Wes Comfort –
“The only things I knew about Haiti revolved around poverty and disasters prior to my arrival in 2010, and over the last 10 years I have seen daily examples of resiliency, pride, and hope in the people of Haiti.
The earthquake in 2010 brought international attention to the needs of Haiti, many of which existed prior to the earthquake.
Through my years in Haiti, working with community leaders, I almost never hear requests for hand outs or “free tickets” but am always asked for the tools and training required to better their local communities – whether that be through health care, education, or local economic stimulation.
Haiti is a beautiful country with a strong and beautiful people and culture, I am so grateful I have been able to spend so much time in Haiti since 2010.”
Rick Moberly II MD –
“The devastation I experienced immediately following the quake was the worst disaster situation that I have ever seen in my entire global health career.
The Haitians’ resiliency and ability to bounce back from such devastation was incredibly inspiring to me and helped to shape my career in global health.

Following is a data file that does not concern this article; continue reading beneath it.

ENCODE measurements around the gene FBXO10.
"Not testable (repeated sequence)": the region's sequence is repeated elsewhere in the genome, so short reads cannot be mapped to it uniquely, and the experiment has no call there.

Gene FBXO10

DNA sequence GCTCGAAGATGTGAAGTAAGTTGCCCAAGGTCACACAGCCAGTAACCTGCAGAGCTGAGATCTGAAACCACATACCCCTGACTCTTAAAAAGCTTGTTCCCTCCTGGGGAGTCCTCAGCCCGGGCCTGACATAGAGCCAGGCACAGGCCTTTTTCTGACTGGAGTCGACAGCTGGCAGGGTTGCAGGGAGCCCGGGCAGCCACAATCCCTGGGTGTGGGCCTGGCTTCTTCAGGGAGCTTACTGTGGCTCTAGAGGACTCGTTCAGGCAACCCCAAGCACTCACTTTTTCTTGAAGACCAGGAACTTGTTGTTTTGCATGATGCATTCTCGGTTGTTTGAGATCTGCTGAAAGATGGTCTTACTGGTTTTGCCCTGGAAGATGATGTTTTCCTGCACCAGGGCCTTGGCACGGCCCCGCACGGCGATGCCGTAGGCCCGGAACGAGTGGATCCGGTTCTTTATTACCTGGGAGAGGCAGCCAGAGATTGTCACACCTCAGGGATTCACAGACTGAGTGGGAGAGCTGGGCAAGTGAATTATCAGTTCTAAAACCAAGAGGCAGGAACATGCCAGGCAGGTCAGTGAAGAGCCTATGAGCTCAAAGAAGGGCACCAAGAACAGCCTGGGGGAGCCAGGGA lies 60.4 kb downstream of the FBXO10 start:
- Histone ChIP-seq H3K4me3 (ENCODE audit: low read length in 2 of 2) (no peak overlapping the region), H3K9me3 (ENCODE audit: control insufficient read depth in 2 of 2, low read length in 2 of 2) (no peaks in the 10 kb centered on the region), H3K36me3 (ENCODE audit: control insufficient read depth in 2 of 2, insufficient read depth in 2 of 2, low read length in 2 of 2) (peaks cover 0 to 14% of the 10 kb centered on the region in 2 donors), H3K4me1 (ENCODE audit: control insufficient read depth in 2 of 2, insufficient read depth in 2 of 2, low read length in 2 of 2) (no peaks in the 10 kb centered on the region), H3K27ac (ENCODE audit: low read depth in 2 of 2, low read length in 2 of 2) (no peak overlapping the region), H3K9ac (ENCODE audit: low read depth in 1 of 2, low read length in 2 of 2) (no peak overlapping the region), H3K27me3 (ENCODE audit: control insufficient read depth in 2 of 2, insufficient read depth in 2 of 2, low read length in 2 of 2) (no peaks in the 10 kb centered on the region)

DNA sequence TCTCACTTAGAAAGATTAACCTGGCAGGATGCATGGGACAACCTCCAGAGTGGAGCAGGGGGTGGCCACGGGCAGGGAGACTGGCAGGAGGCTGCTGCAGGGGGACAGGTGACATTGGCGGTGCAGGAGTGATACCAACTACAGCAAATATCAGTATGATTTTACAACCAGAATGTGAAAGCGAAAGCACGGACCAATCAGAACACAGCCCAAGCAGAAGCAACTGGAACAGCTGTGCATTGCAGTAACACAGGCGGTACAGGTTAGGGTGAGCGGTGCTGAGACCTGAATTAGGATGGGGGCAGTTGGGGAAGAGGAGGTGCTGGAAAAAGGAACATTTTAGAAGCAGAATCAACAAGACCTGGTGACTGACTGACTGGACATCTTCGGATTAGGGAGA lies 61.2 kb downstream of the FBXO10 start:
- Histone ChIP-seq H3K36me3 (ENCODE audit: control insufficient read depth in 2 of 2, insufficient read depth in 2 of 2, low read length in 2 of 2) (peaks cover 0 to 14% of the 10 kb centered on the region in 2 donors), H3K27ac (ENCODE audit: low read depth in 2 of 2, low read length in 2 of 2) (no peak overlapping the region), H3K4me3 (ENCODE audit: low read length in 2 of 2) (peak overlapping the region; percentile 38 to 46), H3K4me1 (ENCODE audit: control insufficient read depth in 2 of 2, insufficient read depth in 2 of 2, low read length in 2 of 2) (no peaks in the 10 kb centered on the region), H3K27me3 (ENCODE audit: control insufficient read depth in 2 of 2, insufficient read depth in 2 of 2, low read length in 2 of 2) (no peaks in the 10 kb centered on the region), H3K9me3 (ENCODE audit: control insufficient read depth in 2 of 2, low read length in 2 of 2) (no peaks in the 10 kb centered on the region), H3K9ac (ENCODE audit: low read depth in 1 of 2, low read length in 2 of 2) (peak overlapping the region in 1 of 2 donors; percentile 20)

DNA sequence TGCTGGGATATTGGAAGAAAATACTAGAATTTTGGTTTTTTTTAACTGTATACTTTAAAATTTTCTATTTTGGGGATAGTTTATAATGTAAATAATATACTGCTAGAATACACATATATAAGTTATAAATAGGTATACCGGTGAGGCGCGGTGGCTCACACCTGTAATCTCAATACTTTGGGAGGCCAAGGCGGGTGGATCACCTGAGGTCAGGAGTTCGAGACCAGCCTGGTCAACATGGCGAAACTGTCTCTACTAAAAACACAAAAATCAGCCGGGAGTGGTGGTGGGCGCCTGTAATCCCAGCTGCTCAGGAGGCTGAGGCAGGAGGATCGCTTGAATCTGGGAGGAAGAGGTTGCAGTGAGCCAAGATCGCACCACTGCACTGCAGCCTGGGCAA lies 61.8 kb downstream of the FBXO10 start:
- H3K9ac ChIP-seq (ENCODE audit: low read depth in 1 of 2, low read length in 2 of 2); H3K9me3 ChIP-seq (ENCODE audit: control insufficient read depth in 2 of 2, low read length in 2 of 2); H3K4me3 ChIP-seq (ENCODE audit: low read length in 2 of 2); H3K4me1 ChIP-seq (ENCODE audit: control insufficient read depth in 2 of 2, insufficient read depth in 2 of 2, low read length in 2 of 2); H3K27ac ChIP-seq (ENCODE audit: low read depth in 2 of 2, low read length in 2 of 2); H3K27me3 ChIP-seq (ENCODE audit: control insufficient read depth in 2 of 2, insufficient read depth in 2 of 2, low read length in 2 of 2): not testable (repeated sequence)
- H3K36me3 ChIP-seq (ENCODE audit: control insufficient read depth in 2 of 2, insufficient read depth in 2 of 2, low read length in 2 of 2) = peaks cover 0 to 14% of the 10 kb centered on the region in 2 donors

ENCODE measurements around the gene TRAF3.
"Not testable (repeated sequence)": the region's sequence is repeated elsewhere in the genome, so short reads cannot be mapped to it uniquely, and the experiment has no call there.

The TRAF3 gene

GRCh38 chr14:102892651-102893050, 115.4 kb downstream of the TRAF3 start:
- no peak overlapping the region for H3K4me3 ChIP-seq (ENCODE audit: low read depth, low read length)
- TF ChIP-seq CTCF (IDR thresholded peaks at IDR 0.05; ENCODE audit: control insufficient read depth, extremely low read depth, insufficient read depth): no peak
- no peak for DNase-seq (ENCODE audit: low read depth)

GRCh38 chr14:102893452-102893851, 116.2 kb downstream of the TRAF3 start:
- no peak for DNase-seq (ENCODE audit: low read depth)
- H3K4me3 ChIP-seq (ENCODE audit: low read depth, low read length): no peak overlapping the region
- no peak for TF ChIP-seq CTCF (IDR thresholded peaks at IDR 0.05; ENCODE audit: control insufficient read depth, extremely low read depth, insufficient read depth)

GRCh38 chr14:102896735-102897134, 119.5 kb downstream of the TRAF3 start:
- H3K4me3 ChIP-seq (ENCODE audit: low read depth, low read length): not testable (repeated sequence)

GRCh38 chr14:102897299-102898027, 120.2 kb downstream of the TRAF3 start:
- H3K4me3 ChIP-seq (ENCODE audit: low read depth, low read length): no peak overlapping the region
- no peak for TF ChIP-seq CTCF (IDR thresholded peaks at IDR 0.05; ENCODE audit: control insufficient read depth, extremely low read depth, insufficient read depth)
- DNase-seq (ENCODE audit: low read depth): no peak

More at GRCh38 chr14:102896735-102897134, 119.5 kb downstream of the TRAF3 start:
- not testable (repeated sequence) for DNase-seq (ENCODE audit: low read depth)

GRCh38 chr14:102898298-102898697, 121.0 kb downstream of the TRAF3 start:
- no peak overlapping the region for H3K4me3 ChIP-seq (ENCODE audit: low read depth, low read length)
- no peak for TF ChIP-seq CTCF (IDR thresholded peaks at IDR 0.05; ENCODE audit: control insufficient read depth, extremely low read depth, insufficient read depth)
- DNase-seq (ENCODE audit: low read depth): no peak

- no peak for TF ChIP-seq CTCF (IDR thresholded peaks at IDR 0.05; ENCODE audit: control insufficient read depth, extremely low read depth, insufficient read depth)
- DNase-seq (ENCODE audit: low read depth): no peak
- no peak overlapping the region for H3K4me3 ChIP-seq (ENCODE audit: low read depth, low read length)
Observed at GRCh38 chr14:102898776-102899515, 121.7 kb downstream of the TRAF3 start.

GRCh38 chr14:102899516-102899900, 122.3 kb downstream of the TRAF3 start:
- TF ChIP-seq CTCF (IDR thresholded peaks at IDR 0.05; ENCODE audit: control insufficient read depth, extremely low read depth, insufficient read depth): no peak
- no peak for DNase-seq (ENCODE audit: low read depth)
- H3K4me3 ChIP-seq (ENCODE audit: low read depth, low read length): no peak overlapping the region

I met my wife, Talia Buchsbaum, during my time in Haiti and we now have a 2-year-old daughter, Zora, together. So out of my experiences, with HHI, my life has changed in a direction that I was unable to anticipate.
I am incredibly grateful to HHI for the hard work that they did in Haiti. “
Dr. Duane Spaulding –
“Dr. Duane Spaulding, at home in Colorado Springs, saw the breaking news about the Haiti Earthquake on the Internet within an hour of the event… and sensed it would soon have a LIFE-CHANGING IMPACT in his own life… but he had NO IDEA just HOW life-changing it would actually become! This still remains the WORST catastrophe – in terms of lives lost – to strike a SINGLE nation of the world in the modern era…
We had Haitians on our HHI-Haiti team who were left with “Survivors’ Guilt” having seen others crushed to death while they themselves were a couple of car-lengths away and suffered no physical injuries…
Most school buildings are used for up to 3 separate sessions of students daily. At 4:53 PM Haitian teenagers where still in their middle or high school classes when the Earthquake struck. 1.6 MILLION people were in makeshift “IDP Camps” (Internally-Displaced Persons Camps) leaving them vulnerable to the weather elements AND to the maruading gangs that quickly moved in to make life even more daunting… and by the last available report by the UN’s IOM (International Organization for Migration) on 15 April 2018, there were 37,546 persons still categorized as living in these camps…
Soon after the HHI Assessment Team had arrived (actually within 48 hours of the catastrophic Earthquake), our first HHI-Haiti Medical Teams began working in Mobile Clinics in several areas including this Football (soccer) Stadium in downtown Port-au-Prince.